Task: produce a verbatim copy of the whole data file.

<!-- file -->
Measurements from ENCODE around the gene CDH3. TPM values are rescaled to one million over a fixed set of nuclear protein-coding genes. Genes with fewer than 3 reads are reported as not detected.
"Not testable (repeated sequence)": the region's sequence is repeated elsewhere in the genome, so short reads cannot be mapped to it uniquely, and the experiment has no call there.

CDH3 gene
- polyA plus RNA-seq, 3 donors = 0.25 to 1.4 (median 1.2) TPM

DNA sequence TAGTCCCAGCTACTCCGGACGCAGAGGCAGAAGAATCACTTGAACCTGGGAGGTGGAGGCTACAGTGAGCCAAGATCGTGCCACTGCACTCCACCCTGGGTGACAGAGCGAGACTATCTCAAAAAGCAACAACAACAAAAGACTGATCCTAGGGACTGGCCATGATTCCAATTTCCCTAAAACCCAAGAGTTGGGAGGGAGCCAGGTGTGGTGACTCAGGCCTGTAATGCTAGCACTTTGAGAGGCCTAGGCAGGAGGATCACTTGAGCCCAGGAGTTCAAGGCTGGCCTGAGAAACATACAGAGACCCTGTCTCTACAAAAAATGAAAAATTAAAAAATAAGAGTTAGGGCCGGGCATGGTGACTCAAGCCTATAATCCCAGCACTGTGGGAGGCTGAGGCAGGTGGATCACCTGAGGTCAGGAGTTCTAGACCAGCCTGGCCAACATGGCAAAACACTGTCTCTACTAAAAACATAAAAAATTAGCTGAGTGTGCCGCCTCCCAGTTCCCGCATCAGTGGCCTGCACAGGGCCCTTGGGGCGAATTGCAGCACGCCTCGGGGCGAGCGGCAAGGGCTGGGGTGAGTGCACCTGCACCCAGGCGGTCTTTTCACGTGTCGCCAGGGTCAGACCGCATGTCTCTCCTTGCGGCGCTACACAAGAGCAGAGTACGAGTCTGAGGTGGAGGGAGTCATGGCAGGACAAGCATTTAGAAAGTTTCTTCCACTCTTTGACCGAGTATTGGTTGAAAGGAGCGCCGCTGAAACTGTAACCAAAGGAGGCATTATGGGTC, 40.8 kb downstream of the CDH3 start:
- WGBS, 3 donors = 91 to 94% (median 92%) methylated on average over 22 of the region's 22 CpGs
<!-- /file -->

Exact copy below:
Measurements from ENCODE around the gene CDH3. TPM values are rescaled to one million over a fixed set of nuclear protein-coding genes. Genes with fewer than 3 reads are reported as not detected.
"Not testable (repeated sequence)": the region's sequence is repeated elsewhere in the genome, so short reads cannot be mapped to it uniquely, and the experiment has no call there.

CDH3 gene
- polyA plus RNA-seq, 3 donors = 0.25 to 1.4 (median 1.2) TPM

DNA sequence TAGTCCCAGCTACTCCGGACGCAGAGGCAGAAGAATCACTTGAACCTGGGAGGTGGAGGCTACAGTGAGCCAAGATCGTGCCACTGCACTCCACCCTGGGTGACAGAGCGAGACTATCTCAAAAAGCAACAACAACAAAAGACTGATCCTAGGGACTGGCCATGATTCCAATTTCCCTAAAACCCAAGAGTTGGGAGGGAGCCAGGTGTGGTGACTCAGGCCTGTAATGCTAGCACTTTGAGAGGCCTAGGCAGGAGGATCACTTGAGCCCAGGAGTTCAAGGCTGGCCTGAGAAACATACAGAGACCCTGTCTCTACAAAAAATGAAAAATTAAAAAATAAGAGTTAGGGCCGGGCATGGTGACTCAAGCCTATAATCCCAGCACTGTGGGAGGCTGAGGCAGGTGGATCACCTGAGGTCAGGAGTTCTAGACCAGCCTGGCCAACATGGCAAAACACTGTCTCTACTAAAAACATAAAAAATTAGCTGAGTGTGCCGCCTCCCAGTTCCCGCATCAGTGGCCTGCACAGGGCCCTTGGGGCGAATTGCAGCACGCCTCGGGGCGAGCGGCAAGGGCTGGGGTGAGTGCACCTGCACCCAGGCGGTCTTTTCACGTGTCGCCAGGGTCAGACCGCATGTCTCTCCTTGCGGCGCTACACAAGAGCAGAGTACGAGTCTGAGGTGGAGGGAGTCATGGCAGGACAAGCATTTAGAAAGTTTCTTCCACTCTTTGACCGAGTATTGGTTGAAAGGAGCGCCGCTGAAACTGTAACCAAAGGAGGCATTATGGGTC, 40.8 kb downstream of the CDH3 start:
- WGBS, 3 donors = 91 to 94% (median 92%) methylated on average over 22 of the region's 22 CpGs